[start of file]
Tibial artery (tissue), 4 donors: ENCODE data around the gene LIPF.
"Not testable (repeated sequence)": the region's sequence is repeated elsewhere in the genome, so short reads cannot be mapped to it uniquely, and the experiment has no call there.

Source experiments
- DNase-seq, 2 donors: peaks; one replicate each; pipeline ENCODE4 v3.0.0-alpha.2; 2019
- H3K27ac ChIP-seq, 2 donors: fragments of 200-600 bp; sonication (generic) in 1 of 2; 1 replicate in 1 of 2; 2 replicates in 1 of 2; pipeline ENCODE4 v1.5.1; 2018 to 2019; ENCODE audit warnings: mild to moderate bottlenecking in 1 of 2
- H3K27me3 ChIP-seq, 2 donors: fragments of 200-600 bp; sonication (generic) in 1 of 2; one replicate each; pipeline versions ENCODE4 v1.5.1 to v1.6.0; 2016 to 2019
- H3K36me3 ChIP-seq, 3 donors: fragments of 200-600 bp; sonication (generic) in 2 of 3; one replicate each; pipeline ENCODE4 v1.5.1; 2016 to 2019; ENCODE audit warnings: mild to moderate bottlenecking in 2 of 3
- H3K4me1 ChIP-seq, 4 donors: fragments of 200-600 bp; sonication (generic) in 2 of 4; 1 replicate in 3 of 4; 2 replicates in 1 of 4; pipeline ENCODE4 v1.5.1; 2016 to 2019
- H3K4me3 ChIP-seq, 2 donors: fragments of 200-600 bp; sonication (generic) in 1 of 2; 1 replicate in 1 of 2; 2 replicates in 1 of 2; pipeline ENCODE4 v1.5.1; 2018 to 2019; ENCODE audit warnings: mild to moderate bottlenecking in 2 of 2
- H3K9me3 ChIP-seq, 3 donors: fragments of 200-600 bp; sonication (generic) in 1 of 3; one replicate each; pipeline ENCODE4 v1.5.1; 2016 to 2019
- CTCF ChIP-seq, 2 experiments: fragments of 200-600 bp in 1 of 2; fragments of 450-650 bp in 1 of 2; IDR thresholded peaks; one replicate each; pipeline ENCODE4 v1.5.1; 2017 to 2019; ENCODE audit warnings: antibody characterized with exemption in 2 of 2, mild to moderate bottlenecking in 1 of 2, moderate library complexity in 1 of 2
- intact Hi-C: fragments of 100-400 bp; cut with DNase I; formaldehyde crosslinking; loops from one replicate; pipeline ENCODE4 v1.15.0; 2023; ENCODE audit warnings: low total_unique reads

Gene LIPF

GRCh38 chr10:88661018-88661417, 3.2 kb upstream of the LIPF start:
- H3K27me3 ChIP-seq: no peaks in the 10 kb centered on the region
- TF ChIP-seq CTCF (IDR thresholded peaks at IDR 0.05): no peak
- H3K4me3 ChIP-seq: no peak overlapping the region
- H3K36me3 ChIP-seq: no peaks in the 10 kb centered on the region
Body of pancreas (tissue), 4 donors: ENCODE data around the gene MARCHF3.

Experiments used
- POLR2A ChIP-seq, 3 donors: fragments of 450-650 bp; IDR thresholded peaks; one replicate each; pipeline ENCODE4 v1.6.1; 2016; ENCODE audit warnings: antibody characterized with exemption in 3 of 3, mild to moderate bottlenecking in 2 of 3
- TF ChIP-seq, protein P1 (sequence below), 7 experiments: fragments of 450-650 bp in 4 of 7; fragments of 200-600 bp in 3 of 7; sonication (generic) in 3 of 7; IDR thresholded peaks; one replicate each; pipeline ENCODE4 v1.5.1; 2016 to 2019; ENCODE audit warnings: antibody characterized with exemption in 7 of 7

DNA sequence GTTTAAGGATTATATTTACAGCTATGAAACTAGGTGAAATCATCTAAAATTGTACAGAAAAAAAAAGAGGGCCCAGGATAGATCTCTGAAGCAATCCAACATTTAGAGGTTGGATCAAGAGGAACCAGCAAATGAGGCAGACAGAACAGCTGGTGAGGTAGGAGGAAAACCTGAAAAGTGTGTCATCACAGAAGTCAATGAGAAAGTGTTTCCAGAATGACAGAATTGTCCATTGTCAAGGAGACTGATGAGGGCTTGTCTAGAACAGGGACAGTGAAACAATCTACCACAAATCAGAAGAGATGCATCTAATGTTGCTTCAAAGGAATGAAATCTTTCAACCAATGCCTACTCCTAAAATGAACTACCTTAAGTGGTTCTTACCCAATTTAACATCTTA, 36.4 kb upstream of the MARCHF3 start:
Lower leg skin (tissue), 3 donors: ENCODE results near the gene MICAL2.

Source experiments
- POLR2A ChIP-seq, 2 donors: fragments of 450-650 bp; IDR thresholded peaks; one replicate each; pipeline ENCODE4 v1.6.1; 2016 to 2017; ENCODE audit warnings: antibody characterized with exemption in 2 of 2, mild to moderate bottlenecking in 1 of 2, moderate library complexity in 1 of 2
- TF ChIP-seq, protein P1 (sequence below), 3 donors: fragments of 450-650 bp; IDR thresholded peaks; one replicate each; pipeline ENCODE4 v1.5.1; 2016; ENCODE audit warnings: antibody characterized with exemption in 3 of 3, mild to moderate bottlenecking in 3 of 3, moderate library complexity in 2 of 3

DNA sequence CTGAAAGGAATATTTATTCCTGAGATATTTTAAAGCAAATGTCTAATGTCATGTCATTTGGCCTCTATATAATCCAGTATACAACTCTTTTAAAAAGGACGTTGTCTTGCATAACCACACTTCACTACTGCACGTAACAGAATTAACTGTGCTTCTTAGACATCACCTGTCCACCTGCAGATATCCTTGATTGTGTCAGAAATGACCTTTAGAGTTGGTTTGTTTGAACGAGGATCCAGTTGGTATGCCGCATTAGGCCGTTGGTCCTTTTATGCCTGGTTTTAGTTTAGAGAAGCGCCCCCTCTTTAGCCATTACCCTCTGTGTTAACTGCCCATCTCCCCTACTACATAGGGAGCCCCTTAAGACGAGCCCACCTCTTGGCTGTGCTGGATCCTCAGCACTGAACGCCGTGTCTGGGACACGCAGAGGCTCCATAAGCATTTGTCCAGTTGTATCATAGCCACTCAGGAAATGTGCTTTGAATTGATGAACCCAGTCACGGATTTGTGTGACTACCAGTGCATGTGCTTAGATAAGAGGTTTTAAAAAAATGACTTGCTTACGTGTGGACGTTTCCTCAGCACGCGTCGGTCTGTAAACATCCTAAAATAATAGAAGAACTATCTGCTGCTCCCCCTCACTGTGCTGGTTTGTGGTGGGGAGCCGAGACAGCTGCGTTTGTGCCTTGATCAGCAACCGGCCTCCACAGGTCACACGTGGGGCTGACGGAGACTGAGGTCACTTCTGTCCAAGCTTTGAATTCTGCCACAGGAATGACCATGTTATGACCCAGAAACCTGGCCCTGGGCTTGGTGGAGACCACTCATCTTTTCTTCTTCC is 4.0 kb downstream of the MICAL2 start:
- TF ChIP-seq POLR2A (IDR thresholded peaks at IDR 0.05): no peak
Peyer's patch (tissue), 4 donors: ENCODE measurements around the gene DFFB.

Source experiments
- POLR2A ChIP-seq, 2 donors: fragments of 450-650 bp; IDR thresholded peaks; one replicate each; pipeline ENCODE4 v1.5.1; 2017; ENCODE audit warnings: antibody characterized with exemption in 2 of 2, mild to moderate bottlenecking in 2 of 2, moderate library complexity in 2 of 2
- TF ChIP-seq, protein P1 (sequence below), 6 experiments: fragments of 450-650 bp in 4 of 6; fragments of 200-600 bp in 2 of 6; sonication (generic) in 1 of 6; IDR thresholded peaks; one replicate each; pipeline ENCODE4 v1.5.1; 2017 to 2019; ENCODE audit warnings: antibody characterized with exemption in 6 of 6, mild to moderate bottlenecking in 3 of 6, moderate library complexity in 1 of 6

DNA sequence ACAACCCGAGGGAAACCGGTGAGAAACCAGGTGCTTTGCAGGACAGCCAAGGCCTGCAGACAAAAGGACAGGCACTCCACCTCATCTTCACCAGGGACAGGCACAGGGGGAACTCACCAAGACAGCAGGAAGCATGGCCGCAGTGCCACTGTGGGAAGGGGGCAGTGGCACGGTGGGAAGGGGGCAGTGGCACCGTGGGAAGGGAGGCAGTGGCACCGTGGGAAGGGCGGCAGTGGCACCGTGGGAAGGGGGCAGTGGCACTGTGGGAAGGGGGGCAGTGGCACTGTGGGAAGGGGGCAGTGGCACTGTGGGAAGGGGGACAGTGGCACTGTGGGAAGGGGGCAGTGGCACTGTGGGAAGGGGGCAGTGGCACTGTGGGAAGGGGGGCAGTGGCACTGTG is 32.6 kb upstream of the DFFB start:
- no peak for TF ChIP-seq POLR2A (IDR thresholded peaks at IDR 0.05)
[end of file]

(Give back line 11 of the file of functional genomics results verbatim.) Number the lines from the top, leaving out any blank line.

- CTCF ChIP-seq, 2 experiments: fragments of 200-600 bp in 1 of 2; fragments of 450-650 bp in 1 of 2; IDR thresholded peaks; one replicate each; pipeline ENCODE4 v1.5.1; 2017 to 2019; ENCODE audit warnings: antibody characterized with exemption in 2 of 2, mild to moderate bottlenecking in 1 of 2, moderate library complexity in 1 of 2